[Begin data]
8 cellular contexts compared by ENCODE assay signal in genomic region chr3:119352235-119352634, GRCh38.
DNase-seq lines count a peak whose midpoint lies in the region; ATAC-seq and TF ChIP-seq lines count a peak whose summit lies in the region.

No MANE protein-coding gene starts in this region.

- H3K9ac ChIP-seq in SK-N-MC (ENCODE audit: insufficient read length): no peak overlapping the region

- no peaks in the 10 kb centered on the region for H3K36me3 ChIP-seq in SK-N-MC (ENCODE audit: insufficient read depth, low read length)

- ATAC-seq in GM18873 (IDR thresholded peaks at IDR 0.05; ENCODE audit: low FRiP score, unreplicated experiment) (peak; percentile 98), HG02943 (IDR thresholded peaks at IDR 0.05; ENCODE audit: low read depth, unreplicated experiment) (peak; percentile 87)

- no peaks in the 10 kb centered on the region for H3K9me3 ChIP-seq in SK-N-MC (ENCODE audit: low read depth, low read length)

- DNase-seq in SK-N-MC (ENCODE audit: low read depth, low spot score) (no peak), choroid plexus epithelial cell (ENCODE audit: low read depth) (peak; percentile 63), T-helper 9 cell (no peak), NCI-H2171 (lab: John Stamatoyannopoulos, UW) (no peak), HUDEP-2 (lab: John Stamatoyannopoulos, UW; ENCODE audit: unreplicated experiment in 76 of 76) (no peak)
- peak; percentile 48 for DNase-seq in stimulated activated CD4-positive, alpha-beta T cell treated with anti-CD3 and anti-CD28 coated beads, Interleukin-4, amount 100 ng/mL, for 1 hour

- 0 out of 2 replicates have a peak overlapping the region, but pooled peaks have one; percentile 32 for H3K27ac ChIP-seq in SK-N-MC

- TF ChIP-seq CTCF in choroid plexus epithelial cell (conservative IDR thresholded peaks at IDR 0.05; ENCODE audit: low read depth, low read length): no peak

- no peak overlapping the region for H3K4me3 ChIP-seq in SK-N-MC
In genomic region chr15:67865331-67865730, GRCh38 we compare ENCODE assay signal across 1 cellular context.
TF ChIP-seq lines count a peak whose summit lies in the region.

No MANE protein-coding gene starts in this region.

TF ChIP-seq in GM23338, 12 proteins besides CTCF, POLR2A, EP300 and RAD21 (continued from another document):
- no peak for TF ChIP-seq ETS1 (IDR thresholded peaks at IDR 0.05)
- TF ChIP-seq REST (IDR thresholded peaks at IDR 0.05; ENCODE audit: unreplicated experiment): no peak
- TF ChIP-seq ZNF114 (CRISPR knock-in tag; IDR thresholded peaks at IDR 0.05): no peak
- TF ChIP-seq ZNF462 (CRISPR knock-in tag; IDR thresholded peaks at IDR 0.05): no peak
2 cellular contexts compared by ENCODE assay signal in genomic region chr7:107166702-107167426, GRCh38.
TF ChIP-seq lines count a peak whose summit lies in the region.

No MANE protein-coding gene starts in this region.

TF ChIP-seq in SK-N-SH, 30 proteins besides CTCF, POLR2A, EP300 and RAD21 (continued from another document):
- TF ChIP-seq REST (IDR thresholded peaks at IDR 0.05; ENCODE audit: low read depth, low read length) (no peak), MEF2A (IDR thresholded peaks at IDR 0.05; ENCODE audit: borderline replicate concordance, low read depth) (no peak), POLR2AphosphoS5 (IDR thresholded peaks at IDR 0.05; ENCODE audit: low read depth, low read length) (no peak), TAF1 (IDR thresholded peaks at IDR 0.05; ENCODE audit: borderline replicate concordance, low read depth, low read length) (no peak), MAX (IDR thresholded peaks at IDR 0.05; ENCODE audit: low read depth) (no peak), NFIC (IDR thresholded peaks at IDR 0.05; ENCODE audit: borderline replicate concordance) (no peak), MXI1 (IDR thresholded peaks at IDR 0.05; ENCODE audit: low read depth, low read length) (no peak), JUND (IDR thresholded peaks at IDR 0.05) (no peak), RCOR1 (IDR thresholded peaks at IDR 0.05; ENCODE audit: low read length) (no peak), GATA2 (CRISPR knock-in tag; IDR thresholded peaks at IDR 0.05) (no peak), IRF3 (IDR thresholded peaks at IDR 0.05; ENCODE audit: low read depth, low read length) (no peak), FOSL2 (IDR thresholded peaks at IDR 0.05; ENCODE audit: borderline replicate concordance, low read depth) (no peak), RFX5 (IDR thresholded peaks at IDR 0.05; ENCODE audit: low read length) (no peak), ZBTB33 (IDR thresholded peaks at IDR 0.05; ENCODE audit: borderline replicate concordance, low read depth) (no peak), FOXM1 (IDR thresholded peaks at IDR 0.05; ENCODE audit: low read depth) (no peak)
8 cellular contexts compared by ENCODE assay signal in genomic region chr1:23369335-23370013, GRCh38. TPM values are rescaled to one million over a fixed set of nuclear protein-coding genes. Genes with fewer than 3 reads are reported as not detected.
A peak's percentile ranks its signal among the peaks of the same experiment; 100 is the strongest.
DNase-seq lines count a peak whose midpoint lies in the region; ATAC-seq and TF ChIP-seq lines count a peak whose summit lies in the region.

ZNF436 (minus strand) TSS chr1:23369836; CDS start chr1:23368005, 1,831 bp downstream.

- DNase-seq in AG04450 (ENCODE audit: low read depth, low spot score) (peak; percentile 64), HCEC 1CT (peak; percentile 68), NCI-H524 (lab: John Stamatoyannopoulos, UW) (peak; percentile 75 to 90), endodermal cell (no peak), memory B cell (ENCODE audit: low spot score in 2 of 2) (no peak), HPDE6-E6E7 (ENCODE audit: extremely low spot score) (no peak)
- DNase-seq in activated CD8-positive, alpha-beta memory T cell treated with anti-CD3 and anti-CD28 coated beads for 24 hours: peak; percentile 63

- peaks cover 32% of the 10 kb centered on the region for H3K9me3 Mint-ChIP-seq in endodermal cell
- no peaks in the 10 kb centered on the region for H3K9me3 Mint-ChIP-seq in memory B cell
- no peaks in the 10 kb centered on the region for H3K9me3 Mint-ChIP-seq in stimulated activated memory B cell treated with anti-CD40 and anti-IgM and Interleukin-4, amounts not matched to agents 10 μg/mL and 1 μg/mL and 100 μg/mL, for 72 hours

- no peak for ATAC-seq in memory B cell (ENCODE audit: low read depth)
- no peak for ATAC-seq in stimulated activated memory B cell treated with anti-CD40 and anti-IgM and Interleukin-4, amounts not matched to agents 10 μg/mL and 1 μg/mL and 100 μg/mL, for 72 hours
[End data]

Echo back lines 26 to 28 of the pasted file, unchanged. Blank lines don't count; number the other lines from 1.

8 cellular contexts compared by ENCODE assay signal in genomic region chr1:23369335-23370013, GRCh38. TPM values are rescaled to one million over a fixed set of nuclear protein-coding genes. Genes with fewer than 3 reads are reported as not detected.
A peak's percentile ranks its signal among the peaks of the same experiment; 100 is the strongest.
DNase-seq lines count a peak whose midpoint lies in the region; ATAC-seq and TF ChIP-seq lines count a peak whose summit lies in the region.